The former Hixon Center for Sustainable Environmental Design has reopened this fall as the Hixon Center for Climate and the Environment and is poised to become the locus for new climate studies courses as well as other curricular, co-curricular and research endeavors at Harvey Mudd College and in the Claremont consortium.
In tandem with the center’s reopening, Lelia Hawkins, associate professor of chemistry, has been appointed the inaugural Hixon Professor of Climate Studies. She conducts research in the field of atmospheric chemistry and studies how atmospheric particles in urban settings (like smog) are transformed as they age, specifically in fog and cloud water. Hawkins’ work combines traditional analytical techniques with highly specialized equipment and statistical analyses to better understand air pollution.
Hawkins will retain her affiliation with the Department of Chemistry and expects many of her new offerings to be of interest to chemistry students.
“Lelia’s visionary leadership has been instrumental in bringing the new Hixon Center to fruition, and I am delighted that she has accepted an ongoing role within the Hixon Center,” says Lisa Sullivan, vice president and R. Michael Shanahan Dean of the Faculty. In the coming months, the College will initiate a search for a full-time director of the center. Until that director is named, the existing Hixon Initiatives Steering Committee, chaired by trustee Michael Schubmehl ’02 (math), will coordinate climate and environmental Clinics, speakers and student sustainability efforts.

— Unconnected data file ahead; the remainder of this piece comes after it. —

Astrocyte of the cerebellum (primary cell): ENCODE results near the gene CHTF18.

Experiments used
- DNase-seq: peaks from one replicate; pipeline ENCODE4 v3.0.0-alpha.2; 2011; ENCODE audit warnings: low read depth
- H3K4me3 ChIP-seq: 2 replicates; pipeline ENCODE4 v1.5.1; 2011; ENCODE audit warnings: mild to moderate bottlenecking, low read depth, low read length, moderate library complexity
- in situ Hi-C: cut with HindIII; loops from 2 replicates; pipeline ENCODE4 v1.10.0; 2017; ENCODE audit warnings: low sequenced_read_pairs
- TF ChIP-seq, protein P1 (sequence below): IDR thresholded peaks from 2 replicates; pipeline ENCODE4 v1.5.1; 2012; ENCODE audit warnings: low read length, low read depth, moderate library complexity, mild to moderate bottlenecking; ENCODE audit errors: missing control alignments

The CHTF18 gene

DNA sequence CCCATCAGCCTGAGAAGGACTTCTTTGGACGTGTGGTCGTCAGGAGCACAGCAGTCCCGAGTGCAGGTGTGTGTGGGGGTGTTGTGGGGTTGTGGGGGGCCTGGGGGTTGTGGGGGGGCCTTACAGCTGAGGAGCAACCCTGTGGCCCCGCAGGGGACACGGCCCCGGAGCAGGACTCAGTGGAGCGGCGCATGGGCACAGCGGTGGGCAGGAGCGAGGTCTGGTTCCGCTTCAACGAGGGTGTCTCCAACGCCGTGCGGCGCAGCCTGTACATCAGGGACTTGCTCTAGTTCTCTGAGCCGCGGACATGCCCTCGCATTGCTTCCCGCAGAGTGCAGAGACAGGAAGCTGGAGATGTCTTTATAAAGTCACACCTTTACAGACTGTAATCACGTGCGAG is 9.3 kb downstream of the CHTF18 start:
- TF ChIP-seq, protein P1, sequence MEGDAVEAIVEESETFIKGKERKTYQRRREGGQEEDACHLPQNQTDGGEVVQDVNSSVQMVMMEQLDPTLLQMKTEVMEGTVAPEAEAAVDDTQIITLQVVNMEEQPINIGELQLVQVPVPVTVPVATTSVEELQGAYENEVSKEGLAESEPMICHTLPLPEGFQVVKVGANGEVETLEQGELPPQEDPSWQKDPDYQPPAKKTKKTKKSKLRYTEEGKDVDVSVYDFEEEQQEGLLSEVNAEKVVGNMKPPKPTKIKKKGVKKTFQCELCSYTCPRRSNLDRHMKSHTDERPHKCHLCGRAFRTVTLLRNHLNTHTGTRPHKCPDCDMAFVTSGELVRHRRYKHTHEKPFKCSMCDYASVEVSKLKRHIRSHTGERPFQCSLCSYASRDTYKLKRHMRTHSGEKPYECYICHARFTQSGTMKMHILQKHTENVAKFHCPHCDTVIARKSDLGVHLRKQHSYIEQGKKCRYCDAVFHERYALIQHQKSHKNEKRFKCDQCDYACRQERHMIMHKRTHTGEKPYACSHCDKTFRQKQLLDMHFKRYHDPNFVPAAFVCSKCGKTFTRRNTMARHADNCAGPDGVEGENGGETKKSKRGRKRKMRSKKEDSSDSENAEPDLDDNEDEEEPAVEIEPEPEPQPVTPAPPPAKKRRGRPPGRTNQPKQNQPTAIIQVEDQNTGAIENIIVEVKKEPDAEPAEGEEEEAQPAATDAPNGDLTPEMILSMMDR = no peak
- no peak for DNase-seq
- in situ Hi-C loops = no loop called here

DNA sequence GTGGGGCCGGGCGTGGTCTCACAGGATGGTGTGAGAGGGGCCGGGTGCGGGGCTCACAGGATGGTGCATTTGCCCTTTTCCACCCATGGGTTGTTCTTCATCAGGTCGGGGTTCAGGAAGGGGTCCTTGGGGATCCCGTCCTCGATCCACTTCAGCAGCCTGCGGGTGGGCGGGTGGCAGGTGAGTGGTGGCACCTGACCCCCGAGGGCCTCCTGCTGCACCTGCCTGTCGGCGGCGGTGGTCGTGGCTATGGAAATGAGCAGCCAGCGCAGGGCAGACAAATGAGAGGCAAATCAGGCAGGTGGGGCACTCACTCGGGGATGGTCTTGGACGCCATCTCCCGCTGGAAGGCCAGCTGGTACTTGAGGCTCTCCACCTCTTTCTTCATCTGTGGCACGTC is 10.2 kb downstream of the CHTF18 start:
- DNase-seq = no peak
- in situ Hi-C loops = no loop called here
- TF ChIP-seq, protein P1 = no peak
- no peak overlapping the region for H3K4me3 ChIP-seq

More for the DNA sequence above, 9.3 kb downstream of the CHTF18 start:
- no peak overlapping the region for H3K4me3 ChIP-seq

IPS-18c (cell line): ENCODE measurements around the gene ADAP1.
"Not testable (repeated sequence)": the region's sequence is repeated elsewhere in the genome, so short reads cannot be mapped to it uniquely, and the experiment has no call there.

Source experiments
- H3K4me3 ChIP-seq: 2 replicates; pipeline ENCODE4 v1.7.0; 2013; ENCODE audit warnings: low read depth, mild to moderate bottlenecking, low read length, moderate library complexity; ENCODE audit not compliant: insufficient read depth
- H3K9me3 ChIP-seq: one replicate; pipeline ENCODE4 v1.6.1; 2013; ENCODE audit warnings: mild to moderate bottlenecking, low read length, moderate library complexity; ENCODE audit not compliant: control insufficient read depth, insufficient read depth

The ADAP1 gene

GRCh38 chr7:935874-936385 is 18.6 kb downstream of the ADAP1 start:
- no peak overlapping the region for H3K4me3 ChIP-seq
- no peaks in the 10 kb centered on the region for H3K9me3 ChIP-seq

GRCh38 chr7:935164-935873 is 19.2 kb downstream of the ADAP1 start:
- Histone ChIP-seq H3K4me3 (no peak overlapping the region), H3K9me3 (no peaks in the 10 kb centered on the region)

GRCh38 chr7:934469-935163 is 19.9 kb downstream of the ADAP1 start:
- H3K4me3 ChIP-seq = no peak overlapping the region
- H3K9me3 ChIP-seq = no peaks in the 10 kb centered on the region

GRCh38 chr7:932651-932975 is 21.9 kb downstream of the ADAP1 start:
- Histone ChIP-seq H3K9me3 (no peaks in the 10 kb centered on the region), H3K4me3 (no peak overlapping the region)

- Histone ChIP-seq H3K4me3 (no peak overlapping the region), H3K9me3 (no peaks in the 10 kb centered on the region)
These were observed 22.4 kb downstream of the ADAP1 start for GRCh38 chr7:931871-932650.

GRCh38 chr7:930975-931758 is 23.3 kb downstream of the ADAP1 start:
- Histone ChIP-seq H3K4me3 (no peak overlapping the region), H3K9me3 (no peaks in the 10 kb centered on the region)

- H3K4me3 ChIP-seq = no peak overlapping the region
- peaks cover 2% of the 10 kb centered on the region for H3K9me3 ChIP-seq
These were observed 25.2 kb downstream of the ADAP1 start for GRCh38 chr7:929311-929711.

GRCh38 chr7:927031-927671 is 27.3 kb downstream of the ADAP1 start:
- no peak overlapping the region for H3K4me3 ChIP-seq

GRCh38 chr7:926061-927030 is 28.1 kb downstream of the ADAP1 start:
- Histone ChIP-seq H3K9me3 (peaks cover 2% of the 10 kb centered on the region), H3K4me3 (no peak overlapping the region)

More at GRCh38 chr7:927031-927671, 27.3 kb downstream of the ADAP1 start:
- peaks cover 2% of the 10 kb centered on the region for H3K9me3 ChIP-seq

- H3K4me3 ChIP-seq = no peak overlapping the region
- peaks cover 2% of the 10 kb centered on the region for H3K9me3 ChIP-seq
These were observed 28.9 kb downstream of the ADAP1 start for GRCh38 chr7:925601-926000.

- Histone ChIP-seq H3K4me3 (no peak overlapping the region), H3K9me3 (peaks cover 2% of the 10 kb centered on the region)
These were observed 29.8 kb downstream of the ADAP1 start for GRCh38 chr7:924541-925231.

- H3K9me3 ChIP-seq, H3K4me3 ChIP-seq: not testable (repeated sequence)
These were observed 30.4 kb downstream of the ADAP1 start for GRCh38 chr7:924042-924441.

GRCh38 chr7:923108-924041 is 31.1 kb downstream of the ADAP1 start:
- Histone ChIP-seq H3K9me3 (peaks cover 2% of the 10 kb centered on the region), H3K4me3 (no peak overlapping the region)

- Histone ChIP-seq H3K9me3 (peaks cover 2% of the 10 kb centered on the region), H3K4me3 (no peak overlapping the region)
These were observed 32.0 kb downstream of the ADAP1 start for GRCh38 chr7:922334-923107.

Schubmehl says, “The center will serve as a home for students and faculty to explore their passion for the human and technical facets of a wide variety of environmental issues, with particular emphasis on solutions to the grand problem of climate change. Mudd students across all fields can benefit greatly from climate literacy, and the first offerings through the Hixon Center—Introduction to Global Change and Climate Science and Human Behavior—aim to provide that.”
Students looking to apply the skills and perspectives they learned in the Core will have a small menu of courses, Clinics and research programs addressing everything from the physical science of climate and energy to the psychology, economics and policy questions that shape the human response to climate change. “Mudders really stand out from the crowd in their ability to roll up their sleeves and make a difference on these problems, and the Hixon Center will provide them with the requisite knowledge, confidence and connections,” says Schubmehl.
The first iteration of the Hixon Center was defined by student-faculty collaborations on sustainability, both in the classroom and around the campus. Center staff will build on that legacy by bringing together students and interested faculty across department lines for courses, research and Clinic programs that address environmental issues, while also providing a focal point for collaborations with the administration and the board of trustees to improve the College’s carbon footprint.
The new Hixon Center will soon be located on the ground floor of the Olin Building, a central location that invites the participation of every department at the College in the critical work of developing climate change solutions.